Güllü Dere Vadisi
The geological formation of Cappadocia is anatural wonder of our world and is the result of two contradicting natural forces. One of these forces is the volcanic outspurts of the region which led to itscoverage with lava, ashes, tuff, and volcanic residue. The second force then is the territorial erosion that started after the volcanic build up was over.
The Taurus Mountains of south Anatolia emerged at the Tertiary stage of the geological development just like the European Alps have been (65-2 million years prior to our time). In this stage of “mountain building”, deep crevasses and subsidences occurred in central Anatoila. The molten rock (magma) at the earth’s core emerged to the surface through these crevasses and formed the volcanoes of Erciyes, Develi, Melendiz and Keçiboyduran. These volcanoes formed a volcano chain paralel to the Taurus mountains and strong erruptions followed. The volcanic lava, ashes and tuff moved slowly towards the subsidences of the region and covered the formerly shaped hills and valleys, thus turning the whole region into the huge plateau we see now.
The reasons of the erosion whish rendered Cappadocia its present scenery have been the winds, the rivers, and the rains. The other factors of the scenic formation of Cappadocia are the climate of the region with its sharp temperature changes, and the melting snow of the mountains. These sharp changes in temperature gave way to splits in the rocks which were filled up with rain water. As these crevasses froze in winter, the rocks cracked and seperatedd., but the main factors of erosion have been the rains and the rivers. The Nevşehir and Damsa streams which flow into the Kızılırmak river played the major role in the formation of the famous cappadocian valleys. Particularly the area between Nevşehir, Avanos, and Ürgüp, Where the thickness of the tuffs in the old valleys reached almost a hundred meters, got extremely affected by erosions. The rain waters filled uq the crevasses on the surface of the plateau and gave birth to the streams and rivers. The volcanic residues and the eroded earth got carried away by the rivers which sometimes cut the volcanic surface so sharply, that seperate hills came into existence.
Meskendir Valley is a total length of 4400m and is situated near Ortahisar. The entrance is located via a camping site on the Ortahisar-Goreme road and enjoying a slow comfortable walk throughout the valley will take you approximately 3 to 4 hours. Within the valley is the Meskendir Church which is worth a visit. If walking is your passion, combine Meskendir Valley with a trip to the Zelve Valley to complete a full day of touring.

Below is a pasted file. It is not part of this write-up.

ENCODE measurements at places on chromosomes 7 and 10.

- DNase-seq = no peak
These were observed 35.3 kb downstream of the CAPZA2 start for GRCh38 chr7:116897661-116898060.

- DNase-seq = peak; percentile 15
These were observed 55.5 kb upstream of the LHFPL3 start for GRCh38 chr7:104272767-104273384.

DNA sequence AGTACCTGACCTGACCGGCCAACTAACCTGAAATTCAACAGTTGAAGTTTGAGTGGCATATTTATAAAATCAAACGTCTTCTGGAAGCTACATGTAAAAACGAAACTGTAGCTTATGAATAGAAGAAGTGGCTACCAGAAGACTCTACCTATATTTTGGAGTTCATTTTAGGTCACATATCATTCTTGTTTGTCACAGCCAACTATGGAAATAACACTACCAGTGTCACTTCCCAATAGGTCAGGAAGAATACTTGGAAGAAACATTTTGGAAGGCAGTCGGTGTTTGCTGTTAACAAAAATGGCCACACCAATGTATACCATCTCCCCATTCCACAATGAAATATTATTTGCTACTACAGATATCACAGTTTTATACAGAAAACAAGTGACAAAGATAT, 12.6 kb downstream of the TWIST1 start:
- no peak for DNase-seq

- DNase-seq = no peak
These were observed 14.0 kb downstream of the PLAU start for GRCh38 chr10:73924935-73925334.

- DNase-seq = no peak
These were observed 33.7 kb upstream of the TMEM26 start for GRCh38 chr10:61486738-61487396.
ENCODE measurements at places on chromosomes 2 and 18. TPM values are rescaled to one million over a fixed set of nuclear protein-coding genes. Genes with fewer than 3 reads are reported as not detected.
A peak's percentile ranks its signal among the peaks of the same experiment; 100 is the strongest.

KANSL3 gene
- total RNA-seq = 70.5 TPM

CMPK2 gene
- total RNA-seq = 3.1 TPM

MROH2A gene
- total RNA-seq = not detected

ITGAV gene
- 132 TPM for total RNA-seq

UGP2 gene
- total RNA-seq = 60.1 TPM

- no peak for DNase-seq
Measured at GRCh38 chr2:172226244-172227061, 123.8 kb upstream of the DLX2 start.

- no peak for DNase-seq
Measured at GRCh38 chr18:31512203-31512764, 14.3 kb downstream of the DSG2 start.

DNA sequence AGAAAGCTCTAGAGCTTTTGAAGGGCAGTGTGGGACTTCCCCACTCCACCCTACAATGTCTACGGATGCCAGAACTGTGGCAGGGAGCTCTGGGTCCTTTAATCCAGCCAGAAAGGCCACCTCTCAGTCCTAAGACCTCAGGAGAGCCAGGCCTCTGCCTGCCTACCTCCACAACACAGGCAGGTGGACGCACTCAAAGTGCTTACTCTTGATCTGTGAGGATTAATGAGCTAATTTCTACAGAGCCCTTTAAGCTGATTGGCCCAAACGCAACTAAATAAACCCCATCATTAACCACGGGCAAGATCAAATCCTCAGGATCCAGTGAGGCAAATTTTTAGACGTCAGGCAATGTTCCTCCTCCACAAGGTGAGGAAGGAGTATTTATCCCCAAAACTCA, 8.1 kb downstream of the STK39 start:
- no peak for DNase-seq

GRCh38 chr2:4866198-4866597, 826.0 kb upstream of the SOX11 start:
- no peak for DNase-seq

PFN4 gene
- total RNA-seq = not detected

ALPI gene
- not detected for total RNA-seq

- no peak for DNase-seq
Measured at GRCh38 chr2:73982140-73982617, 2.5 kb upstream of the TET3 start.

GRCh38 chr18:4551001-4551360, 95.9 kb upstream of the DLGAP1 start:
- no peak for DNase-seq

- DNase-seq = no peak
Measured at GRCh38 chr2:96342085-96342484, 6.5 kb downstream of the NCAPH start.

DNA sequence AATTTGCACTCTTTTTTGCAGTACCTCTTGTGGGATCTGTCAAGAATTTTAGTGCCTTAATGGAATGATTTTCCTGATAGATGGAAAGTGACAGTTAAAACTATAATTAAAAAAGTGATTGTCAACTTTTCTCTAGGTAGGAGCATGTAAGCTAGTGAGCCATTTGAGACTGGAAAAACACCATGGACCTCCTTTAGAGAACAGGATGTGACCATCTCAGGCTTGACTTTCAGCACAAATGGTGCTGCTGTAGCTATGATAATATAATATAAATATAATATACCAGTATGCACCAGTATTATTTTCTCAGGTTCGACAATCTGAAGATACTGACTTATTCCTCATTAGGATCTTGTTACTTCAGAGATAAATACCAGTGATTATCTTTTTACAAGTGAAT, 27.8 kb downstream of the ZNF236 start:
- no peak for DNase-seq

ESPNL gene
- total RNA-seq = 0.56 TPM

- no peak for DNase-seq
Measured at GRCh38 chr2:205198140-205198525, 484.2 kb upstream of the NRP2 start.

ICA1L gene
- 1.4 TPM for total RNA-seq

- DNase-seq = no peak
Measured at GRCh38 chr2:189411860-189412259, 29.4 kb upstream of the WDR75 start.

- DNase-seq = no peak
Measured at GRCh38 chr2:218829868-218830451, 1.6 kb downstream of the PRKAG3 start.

Baglidere Valley is better known as Love Valley and it is a gentle walk for those who are not looking for strenuous activity. Within the valley are the famous fairy chimneys that the Cappadocia region is famous for. The valley has a stream that is dry within the high months of summer however at other times; it provides the perfect guide to walk from one end of the valley to the other. This valley is ideal when combined with a trip to the town of Avanos.
Zelve Valley is also known as the Zelve Open air museum. The churches that have been carved out of the rocks are not as impressive as those at the UNESCO site of the Goreme Open air Museum however it is still worth a visit. There is no public transport to the Zelve Valley so you will have to hire a car or take part in an organized tour. The original Zelve valley has now been deserted due to erosion making rocks unsafe so do take care if you plan to explore in-depth or go along with a guide who has prior knowledge.
Ihlara Valley is the most famous and well known out of all the valleys in Cappadocia. It was formed thousands of years ago when a volcanic eruption from Hasan Mountain led the earth to be covered with volcanic rock. This volcanic activity also created natural hot springs. Due to the makeup of the land, earlier civilizations found the rock easy to carve and they built churches into the rock and painted them with frescoes. These frescoes can still be seen today and they depict scenes from the bible. Trekkers will be delighted with the trekking paths on offer. In total, the valley stretches for 14km however it is possible to complete small sections within a day trip that will still give you a great insight into this beautiful landmark that was formed by Mother Nature.
Pigeon Valley is situated between Goreme and Uchisar and is ideal for walking as the trek is relatively easy. Within the valley are man-made caves which make for excellent exploration. Alternatively if walking is not your idea of fun, still head to the top of the valley at sunset where the vibrant orange colors moving down behind the mountains produce wonderful holiday pictures. The valley earned its name from the hundreds of pigeons that have made their homes in the rocks.
Rose Valley is a must visit while you are in Cappadocia as the orchards, vineyards, rock churches and fairy chimneys all blend together to make exploration fun and interesting. There are several smaller valleys within the area, all with their own grade for walking difficulties. The easiest walking trail will take around 3 hours. As you may guess, the valley gets its name from the rose colored rocks which will change color depending on the time of day.